War Stories

Art of the Fail

In calling off his summit with Kim Jong-un, Trump has again shown his lack of skill as a negotiator.

Composite image of Donald Trump and Kim Jong-un.
Donald Trump, Kim Jong-un.
Photo illustration by Slate. Photos by Mark Wilson/Getty Images and Korea Summit Press Pool/AFP/Getty Images.

By canceling his summit with North Korean leader Kim Jong-un, President Donald Trump has proved his lack of skill as a negotiator, handed the world’s most brutal dictator a win, and further isolated the United States as a world power.

In a letter to Kim, released at the same time as Western reporters were witnessing the destruction of North Korea’s nuclear test site, Trump wrote that proceeding with a summit would be “inappropriate,” given the “tremendous anger and open hostility” in Kim’s recent statements. He thus revealed how little he knows about the history of diplomacy with Pyongyang—a true expert could have told him that fiery rhetoric is par for the course—and about Kim’s long-standing position on the issues that were to be discussed.

The statements that threw Trump for a loop—issued by North Korea’s vice minister for foreign affairs, who has been its top negotiator for more than a decade—were, in substance, no different from Kim’s public position since the idea of a summit came up months ago: that the goal should be “denuclearization of the Korean Peninsula” (not just of North Korea), achieved, if at all, through “phased and synchronous measures” (not all at once).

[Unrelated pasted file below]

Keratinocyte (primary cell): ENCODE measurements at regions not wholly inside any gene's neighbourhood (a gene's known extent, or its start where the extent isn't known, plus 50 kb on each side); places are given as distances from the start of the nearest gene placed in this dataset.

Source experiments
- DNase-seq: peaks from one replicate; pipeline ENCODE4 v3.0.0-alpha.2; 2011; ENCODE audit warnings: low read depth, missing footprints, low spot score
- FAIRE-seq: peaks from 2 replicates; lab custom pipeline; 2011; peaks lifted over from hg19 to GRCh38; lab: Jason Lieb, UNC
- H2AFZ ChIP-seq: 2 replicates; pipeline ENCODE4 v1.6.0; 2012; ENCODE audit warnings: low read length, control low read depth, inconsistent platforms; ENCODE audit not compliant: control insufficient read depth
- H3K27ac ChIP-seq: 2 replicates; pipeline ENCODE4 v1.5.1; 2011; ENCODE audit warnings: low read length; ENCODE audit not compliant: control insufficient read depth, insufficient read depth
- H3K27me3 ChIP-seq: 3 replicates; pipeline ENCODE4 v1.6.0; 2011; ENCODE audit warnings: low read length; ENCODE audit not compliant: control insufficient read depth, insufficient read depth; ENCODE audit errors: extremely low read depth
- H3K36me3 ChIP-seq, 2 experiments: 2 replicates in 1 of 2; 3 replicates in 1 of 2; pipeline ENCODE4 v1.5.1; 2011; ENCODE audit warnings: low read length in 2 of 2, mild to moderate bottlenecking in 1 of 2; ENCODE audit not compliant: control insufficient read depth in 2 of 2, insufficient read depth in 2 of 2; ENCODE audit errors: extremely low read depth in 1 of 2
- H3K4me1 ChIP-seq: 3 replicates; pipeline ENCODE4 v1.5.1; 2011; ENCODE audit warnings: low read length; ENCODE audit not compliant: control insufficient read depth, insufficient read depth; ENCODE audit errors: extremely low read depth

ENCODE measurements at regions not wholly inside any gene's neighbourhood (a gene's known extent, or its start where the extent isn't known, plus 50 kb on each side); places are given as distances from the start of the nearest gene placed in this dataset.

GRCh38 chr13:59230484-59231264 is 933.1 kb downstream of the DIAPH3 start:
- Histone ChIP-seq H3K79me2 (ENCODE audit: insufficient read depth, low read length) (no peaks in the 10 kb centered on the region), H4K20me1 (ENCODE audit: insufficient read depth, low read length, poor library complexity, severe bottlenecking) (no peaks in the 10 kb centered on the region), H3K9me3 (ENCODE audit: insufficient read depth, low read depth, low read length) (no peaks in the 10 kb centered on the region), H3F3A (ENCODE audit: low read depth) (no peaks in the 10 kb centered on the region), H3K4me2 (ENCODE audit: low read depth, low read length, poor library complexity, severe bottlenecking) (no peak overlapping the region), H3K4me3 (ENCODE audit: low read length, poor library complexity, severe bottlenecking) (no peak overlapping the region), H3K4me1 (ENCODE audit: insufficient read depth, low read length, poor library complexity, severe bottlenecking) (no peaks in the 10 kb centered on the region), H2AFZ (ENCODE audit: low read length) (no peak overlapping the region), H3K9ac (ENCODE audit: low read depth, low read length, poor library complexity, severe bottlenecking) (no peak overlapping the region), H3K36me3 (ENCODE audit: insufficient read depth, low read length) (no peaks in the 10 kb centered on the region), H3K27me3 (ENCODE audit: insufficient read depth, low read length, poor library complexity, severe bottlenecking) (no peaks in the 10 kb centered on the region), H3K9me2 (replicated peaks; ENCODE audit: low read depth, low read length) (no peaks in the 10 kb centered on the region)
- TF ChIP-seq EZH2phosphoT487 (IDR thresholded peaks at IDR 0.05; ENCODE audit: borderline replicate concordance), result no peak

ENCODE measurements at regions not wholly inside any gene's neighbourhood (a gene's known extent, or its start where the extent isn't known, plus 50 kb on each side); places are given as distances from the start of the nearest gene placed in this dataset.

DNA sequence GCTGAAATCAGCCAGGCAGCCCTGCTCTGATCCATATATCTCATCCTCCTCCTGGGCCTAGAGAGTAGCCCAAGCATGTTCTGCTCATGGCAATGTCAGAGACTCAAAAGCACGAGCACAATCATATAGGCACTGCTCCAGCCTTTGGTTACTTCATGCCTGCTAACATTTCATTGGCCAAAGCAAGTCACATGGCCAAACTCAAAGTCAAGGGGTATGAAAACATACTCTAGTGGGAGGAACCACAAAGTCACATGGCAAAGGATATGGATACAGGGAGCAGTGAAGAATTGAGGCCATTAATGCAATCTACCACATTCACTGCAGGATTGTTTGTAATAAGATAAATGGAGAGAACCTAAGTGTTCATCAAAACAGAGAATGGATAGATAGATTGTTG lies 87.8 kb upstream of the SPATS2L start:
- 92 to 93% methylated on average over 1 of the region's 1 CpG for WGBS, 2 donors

Trump’s pullout is puzzling, in that, at his press conference this week with South Korean President Moon Jae-in, he said that, while he would prefer instant disarmament by Pyongyang (the position pushed by National Security Adviser John Bolton and Secretary of State Mike Pompeo), a phased approach might be acceptable.

Trump may think that Kim will now come crawling back to the table, but this is a dubious proposition. First, Kim’s negotiator had already threatened to pull out, saying that there was no point talking if Trump endorsed Bolton’s public comparison of North Korea to Libya, a country whose voluntary surrender of its nuclear program led to a Western-backed ouster of its leader, followed by his brutal murder.

Second, Kim doesn’t need this summit. He has already, deceptively or not, cultivated the image of a peace-seeker, through a charm offensive that began with his New Year’s Day message and continued through the Winter Olympics, his own summits in China and South Korea (the first meetings with those countries’ leaders on their territory), his offer to meet with Trump, his suspension of nuclear and missile tests (though only after announcing that he now had a viable nuclear arsenal), and proposing “denuclearization” (though with a vague timetable and the usual caveats).